When Abraham left his land, either to complete his father’s journey or to embark on his own quest, it was unlike any journey in the Bible so far.
This was not Adam or Cain or the people of Babel, who travelled as an act of exile or diminution. This journey was a response to a divine imperative. But God’s curious call was one, as Avivah Zornberg says, ‘articulates and emphasises displacement as its crucial experience’ (Genesis: the beginnings of desire, p 74).
‘A call that emphasises displacement’, now there’s a phrase. It appears that Abraham had no destination in mind when he left. Instead he was to look, to all the world, as if he was lost. The only real direction was ‘keep moving!’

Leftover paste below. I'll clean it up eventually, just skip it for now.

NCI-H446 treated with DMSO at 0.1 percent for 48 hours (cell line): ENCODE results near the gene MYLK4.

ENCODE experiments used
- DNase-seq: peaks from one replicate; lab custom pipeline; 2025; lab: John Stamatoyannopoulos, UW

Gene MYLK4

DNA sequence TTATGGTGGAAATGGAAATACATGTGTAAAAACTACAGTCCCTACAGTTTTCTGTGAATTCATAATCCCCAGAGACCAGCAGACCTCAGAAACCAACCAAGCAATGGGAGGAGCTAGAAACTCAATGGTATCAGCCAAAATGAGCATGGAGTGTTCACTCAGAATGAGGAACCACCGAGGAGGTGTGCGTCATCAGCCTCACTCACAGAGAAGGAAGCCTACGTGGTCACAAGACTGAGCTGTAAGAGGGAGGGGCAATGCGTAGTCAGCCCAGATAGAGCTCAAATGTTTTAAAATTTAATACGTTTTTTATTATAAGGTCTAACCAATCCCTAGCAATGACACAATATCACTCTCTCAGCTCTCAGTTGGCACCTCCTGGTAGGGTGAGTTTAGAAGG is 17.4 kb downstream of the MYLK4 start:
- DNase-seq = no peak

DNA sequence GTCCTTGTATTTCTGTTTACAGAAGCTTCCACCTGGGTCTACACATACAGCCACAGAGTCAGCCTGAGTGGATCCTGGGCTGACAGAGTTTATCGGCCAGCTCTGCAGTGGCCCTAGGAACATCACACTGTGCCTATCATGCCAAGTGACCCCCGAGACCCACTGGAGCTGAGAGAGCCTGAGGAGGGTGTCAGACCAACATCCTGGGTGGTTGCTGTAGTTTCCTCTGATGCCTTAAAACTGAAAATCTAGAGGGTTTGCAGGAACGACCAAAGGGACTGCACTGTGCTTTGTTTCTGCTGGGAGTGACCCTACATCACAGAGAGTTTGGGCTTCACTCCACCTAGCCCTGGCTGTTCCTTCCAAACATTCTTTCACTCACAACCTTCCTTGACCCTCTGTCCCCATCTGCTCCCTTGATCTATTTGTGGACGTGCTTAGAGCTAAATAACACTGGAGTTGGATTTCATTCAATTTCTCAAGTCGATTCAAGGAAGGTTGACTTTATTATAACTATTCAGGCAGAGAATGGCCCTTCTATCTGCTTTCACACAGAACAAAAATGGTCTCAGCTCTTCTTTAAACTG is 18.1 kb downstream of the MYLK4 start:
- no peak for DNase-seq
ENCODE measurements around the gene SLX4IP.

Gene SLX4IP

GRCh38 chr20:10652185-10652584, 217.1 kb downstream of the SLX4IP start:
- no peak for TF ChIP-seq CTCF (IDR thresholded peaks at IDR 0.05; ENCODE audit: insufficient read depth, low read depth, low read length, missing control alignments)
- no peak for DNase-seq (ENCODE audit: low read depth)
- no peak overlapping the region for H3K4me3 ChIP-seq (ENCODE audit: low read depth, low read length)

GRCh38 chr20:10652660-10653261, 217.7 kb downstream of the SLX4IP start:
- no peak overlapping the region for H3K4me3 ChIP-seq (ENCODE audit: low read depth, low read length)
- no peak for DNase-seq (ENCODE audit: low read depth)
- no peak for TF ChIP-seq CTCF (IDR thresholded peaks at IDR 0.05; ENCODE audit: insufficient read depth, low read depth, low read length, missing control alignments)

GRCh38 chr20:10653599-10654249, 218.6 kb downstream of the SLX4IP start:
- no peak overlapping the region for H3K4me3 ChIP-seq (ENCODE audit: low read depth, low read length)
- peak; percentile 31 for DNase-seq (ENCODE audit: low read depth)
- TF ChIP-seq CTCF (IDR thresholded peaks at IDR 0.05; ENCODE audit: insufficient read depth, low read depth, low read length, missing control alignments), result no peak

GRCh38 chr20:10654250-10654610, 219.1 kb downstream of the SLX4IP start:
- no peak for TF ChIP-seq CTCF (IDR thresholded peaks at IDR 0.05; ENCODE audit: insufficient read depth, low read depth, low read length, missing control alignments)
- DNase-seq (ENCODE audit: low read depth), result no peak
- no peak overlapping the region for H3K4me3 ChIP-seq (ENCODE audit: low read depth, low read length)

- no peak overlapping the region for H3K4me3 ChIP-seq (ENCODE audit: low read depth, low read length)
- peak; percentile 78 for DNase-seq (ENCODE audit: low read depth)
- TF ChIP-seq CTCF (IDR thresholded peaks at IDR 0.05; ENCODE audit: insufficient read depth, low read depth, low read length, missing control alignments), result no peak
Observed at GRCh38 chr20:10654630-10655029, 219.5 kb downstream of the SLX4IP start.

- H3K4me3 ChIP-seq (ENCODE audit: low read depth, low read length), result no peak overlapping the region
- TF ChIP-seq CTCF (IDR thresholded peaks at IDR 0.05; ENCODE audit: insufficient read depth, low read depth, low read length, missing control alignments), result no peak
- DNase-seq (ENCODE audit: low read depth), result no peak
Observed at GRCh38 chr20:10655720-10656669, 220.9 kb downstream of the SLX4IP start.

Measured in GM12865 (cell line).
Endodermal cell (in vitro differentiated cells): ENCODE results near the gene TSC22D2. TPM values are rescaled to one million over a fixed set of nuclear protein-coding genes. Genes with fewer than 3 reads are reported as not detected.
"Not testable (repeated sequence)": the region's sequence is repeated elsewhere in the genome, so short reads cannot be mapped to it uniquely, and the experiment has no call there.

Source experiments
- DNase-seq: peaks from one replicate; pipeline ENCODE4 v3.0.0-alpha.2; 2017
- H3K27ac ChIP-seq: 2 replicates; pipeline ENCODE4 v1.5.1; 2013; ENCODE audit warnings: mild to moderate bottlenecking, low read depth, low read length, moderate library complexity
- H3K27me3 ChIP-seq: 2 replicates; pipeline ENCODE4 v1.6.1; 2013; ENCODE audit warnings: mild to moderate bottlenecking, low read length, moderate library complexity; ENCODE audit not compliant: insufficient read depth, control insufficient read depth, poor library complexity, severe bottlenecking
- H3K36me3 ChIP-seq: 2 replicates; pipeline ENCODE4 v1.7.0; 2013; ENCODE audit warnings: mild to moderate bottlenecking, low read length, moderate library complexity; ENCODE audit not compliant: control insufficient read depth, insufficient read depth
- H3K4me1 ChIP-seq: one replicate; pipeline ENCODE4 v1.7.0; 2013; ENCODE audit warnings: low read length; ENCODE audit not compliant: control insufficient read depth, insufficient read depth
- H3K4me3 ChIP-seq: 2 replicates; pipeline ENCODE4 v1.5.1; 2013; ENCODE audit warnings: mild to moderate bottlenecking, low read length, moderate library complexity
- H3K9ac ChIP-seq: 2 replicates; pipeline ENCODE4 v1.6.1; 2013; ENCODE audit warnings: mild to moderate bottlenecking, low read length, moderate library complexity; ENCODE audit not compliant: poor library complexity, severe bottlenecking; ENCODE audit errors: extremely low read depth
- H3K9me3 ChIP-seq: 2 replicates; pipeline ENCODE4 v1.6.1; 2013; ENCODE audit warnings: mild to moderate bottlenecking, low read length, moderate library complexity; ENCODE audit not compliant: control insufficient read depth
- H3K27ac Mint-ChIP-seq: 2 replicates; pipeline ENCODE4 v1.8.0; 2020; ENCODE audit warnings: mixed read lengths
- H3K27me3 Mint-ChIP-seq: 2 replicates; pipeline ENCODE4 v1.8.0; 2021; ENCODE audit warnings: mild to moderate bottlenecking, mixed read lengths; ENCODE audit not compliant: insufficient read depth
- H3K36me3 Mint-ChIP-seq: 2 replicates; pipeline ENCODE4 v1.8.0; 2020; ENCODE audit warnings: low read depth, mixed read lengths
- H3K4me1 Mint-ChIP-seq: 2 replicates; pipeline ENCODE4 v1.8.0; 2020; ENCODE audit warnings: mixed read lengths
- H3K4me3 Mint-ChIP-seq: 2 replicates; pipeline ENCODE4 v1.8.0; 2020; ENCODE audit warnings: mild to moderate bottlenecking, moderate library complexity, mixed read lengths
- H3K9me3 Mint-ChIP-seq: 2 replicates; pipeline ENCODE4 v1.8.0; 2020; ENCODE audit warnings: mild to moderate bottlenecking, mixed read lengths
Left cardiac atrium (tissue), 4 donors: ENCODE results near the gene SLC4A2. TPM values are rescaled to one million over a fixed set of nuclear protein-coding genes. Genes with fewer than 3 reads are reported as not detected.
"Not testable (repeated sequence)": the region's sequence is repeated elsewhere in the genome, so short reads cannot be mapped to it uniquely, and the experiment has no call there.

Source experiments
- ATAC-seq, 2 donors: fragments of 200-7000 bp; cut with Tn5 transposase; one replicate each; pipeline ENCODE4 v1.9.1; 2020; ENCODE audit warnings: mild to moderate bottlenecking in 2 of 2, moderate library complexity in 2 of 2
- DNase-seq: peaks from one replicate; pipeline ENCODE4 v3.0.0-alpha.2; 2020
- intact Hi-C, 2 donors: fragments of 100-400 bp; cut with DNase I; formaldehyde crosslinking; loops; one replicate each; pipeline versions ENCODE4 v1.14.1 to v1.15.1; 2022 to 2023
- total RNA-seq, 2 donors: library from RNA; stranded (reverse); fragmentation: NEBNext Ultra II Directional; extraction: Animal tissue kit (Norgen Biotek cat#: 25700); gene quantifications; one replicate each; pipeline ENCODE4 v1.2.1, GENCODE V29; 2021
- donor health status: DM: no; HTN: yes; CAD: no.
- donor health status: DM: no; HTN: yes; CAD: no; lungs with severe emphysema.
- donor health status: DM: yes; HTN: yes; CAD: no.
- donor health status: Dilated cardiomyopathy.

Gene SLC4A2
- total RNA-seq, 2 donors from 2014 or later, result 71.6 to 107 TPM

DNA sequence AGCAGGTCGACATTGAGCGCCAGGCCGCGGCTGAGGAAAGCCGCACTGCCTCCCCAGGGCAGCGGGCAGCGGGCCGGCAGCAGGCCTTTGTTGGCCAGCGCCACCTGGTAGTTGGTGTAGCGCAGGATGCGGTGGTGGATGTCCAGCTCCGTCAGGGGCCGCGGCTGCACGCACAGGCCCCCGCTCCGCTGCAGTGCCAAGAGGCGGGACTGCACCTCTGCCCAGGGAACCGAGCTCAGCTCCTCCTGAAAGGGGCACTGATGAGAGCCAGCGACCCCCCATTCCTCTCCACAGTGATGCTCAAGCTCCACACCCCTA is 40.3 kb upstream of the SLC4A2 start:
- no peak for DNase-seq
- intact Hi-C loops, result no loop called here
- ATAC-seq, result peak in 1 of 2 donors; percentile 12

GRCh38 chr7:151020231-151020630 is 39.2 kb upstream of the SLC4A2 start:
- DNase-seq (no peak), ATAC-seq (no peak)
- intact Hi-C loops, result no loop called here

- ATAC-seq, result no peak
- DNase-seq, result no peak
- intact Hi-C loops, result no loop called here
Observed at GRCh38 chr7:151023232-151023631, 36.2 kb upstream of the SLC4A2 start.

What if we were to experience the call of God on our lives more as a sense of displacement or dislocation, rather than a comfort or security?
The disturbing thing is that this first great trial of Abraham finds a later echo in Genesis 22 when he is called to another journey ‘to a place I will tell you about’ (22:2). Once again God calls him and tells him ‘I won’t tell you the destination just yet!’
But I’m getting ahead of myself.